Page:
Despite the added challenges created by a six decade-long U.S. blockade, Cuba’s public biotech sector has developed two highly effective vaccines. And its universal healthcare system has fully inoculated more than 86% of its population, quickly surpassing many wealthier nations, including its northern neighbor.
Moreover, the island has already started exporting its homegrown doses and plans to share its recipes with impoverished nations abandoned by Big Pharma and wealthy countries.
“We are not a multinational where returns are the number one reason for existing,” said Vicente Vérez Bencomo of the Finlay Vaccines Institute in Cuba. “For us, it’s about achieving health.”
Unlike the mRNA vaccines produced by Pfizer and Moderna, Cuba opted to develop protein-based vaccines, a move that experts say comes with multiple advantages.
First, Cuba’s vaccines, Abdala and Soberana 02, can be stored at room temperature, making distribution easier, especially in developing countries and remote areas lacking electricity. And second, they have a proven track record of safety across age groups, whereas mRNA technology has not yet been used on children under five.
Arguably the most important aspect of Cuba’s vaccines, proponents say, is that their development demonstrates the existence of an alternative model for scientific research that puts people over profits.
However, PI noted, “the U.S. and its allies continue to oppress and exclude Cuba from the global health system.”
“The U.S. blockade forced a shortage of syringes on the island that endangered its vaccine development and hindered mass production,” PI explained. As Jacobin‘s Branko Marcetic reported two months ago, “international solidarity efforts have been vital… groups from the United States alone sent 6 million syringes to Cuba, with the Mexican government sending 800,000 more, and more than 100,000 on top of that coming from Cubans in China.”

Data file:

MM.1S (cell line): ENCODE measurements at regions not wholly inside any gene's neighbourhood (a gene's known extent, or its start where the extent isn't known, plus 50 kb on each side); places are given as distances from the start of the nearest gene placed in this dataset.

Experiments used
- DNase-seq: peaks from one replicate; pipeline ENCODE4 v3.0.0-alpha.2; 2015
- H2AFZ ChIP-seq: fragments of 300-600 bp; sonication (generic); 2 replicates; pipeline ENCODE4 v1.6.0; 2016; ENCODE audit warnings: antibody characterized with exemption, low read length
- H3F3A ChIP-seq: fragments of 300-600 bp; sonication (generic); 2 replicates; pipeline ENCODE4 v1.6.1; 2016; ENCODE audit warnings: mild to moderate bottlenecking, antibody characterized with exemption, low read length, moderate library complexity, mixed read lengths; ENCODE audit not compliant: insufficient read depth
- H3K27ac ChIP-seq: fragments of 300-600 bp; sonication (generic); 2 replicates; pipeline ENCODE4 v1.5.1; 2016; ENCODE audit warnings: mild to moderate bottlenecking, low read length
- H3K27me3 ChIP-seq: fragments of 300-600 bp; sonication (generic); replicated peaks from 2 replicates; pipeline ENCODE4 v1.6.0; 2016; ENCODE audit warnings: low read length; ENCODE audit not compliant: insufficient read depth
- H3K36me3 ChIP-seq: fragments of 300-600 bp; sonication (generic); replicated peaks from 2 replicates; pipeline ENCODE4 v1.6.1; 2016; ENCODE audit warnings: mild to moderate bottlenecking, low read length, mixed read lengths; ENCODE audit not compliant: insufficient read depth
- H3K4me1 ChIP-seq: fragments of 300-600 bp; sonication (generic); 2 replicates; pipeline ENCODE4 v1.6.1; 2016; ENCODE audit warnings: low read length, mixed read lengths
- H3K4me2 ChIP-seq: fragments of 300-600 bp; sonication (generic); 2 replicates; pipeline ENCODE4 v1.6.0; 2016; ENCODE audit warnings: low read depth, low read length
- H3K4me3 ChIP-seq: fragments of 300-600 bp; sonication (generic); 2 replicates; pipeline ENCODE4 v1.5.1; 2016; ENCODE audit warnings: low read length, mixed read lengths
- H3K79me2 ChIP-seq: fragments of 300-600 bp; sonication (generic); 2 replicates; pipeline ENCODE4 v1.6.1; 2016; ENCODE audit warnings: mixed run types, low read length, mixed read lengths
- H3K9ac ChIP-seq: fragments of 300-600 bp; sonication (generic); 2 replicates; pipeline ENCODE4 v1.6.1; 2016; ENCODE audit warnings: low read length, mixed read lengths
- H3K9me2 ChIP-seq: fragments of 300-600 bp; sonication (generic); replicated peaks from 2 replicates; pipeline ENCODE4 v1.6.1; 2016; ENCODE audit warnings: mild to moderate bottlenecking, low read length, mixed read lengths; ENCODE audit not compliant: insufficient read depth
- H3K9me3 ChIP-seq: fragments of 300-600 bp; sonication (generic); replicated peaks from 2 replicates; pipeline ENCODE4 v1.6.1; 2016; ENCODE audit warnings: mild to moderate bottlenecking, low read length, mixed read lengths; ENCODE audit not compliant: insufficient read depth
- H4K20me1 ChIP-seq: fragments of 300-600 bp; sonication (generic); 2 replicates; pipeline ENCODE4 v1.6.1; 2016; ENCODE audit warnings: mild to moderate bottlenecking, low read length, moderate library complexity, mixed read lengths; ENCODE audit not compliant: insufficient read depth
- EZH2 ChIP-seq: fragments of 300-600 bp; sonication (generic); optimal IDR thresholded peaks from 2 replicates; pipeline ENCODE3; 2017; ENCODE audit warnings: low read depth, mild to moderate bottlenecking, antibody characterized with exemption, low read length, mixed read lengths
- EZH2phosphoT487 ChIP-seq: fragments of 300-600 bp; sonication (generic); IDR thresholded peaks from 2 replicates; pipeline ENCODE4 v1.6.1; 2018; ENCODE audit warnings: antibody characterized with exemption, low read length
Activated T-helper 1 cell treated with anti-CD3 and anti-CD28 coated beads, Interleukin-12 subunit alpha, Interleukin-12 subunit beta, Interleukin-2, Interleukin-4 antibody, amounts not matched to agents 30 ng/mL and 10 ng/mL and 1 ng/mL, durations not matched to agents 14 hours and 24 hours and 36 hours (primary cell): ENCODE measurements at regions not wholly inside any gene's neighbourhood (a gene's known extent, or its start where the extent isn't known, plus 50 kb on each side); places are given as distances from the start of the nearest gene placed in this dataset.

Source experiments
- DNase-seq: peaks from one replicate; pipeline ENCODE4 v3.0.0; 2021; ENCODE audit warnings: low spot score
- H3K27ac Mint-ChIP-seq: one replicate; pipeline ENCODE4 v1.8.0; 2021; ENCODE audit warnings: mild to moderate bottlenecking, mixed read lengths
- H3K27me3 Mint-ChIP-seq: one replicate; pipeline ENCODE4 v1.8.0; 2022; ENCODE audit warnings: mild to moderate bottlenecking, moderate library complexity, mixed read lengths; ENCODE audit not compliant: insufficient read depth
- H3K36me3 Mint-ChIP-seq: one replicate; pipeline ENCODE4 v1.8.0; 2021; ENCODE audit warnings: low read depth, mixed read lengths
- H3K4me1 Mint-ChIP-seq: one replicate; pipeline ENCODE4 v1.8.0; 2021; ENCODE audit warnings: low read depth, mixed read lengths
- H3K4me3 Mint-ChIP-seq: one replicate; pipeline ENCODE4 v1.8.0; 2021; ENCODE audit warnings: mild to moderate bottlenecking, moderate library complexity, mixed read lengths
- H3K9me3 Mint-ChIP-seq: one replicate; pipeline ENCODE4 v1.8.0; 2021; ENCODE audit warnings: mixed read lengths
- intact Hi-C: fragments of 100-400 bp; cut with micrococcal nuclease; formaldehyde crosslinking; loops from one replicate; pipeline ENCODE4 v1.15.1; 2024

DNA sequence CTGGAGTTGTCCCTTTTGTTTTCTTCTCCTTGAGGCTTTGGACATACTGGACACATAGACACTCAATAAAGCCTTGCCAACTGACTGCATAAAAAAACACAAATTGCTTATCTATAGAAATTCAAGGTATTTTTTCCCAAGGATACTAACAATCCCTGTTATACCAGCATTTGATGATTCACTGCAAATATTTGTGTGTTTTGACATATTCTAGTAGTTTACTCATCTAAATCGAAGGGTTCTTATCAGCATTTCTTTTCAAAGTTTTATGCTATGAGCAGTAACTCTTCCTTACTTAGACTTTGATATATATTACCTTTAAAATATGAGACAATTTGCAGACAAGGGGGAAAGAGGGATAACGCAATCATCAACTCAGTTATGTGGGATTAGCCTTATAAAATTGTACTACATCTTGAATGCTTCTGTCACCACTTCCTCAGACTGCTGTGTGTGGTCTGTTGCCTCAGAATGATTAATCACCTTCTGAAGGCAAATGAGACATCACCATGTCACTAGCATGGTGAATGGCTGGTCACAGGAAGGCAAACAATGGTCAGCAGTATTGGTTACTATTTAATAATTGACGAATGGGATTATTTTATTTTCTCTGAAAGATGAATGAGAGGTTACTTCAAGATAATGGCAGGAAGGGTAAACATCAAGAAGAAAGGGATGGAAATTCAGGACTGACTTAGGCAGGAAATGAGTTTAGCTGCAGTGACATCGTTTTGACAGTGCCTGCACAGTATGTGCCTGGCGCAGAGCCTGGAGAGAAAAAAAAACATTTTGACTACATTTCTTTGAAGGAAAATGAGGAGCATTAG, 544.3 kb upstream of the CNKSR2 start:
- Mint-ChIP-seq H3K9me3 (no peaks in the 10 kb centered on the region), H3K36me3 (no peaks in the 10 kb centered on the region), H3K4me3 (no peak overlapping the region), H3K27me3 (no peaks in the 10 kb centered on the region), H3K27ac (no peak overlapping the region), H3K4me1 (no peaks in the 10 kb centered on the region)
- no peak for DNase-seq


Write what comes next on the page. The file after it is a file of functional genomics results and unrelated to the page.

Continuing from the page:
PI added that “U.S. medical journals ‘marginalize scientific results that come from poor countries,’ according to Vérez Bencomo. Meanwhile, the WHO refuses to accredit the Cuban vaccines, despite approval from regulators in countries like Argentina and Mexico.”
“The Progressive International is sending a delegation to Havana to combat misinformation, to defend Cuban sovereignty, and to help vaccinate the world,” the group announced Monday, adding:
Bringing delegates from the Union for Vaccine Internationalism, founded in June 2021 to fight the emerging apartheid, the Progressive International will convene Cuban scientists and government representatives to address international press and members of the scientific community in a showcase of the Cuban vaccine on January 25.
In response to ING’s decision to block donations supporting the delegation’s efforts, Varsha Gandikota-Nellutla, coordinator of PI’s Blueprint project, denounced Washington. The U.S. failed to deliver on its promise to “share its vaccines with the Global South,” said Gandikota-Nellutla. “Neither will it let us make our own.”
Adler, meanwhile, asked people to “help us fight back.”
“We are undeterred in our mission to help vaccinate the world,” he said. “On January 25, we will convene Cuban scientists and government representatives in Havana to address the international press and members of the scientific community in a showcase of the Cuban vaccine.”